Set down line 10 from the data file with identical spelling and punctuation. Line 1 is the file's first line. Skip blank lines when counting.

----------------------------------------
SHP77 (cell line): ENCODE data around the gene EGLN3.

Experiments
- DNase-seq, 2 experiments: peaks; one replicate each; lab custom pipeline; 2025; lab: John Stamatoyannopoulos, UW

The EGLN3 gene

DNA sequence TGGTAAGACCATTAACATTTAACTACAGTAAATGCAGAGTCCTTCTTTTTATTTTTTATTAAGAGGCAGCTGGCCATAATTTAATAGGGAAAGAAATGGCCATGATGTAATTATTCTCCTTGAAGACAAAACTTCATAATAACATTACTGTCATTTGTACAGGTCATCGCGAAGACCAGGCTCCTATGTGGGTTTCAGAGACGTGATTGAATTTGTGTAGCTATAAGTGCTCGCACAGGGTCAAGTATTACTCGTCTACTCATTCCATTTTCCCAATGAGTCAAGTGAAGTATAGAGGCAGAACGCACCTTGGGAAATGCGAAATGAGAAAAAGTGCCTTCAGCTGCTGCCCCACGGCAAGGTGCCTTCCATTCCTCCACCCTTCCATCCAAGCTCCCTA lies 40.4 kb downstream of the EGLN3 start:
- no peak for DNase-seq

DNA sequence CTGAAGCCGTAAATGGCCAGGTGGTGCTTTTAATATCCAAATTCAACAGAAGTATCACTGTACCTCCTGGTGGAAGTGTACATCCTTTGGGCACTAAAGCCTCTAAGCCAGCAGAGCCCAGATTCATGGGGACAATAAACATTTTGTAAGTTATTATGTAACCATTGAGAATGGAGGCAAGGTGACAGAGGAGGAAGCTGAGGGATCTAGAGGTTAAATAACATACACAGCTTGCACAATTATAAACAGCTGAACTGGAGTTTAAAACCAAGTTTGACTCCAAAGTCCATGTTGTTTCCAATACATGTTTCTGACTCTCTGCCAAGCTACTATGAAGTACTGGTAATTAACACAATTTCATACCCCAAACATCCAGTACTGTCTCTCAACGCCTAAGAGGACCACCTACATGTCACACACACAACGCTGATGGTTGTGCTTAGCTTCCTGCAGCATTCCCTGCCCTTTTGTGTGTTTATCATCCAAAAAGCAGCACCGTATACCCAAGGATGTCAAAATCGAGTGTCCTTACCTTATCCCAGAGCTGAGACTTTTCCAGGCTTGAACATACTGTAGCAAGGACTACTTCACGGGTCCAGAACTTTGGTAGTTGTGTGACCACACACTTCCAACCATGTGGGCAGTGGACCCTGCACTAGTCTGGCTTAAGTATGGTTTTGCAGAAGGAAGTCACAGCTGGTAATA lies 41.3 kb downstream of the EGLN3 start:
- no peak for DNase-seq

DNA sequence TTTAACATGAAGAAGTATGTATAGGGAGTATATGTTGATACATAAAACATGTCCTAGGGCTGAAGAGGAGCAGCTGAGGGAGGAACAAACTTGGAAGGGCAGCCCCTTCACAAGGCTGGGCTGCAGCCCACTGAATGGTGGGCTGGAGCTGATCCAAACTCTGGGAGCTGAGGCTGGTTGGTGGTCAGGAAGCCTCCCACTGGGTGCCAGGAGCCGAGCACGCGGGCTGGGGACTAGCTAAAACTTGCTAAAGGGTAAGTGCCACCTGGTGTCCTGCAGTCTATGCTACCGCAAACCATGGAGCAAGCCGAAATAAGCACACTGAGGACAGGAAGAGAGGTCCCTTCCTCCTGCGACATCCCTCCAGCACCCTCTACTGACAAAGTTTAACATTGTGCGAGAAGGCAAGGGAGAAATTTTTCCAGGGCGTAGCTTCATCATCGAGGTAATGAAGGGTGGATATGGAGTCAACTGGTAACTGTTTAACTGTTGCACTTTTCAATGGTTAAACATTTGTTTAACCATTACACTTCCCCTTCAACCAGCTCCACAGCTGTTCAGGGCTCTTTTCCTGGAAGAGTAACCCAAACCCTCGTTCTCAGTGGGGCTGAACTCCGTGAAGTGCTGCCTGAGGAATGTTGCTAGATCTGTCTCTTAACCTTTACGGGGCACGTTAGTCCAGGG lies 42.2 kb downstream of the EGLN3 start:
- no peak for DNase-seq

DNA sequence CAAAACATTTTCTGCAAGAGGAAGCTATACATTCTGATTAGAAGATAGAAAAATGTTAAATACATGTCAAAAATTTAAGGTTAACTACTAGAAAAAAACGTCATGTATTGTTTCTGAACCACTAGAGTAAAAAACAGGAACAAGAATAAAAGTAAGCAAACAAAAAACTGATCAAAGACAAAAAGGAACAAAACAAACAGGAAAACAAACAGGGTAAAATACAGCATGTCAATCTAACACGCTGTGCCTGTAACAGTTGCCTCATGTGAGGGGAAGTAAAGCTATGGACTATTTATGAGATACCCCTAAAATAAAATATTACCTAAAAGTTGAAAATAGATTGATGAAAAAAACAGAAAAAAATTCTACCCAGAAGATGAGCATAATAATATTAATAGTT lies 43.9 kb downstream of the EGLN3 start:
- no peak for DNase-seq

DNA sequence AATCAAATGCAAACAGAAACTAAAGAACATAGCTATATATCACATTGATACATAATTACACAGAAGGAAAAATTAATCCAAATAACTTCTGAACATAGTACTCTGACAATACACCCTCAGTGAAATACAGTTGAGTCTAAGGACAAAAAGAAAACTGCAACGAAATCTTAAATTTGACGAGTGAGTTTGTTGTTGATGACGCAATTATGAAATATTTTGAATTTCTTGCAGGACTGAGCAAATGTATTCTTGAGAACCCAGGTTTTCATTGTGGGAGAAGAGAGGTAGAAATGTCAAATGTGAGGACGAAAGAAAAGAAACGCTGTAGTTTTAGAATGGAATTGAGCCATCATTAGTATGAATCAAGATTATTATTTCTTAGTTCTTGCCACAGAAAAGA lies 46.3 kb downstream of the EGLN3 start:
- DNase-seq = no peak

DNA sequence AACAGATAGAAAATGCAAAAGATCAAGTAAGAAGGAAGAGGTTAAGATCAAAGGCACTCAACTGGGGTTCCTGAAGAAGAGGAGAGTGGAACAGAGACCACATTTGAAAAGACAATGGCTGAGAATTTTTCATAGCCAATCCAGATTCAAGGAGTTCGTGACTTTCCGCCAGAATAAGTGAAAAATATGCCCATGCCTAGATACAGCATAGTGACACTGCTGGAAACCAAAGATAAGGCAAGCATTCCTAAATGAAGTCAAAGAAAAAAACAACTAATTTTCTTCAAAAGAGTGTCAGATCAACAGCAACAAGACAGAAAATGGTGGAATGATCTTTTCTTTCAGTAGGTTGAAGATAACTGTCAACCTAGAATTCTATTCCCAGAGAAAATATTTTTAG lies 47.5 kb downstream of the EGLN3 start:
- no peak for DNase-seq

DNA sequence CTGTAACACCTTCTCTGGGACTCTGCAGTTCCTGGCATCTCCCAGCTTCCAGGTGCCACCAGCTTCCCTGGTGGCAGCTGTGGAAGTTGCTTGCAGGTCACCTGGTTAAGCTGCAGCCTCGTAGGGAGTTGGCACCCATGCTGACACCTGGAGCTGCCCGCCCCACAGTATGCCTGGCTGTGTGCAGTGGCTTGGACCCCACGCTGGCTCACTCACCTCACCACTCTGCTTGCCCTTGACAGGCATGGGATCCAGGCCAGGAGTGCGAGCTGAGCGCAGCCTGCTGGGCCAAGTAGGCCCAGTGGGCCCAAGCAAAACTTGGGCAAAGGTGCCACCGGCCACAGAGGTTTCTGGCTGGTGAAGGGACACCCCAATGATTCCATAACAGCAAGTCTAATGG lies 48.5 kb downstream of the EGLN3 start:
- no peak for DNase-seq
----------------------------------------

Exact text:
- no peak for DNase-seq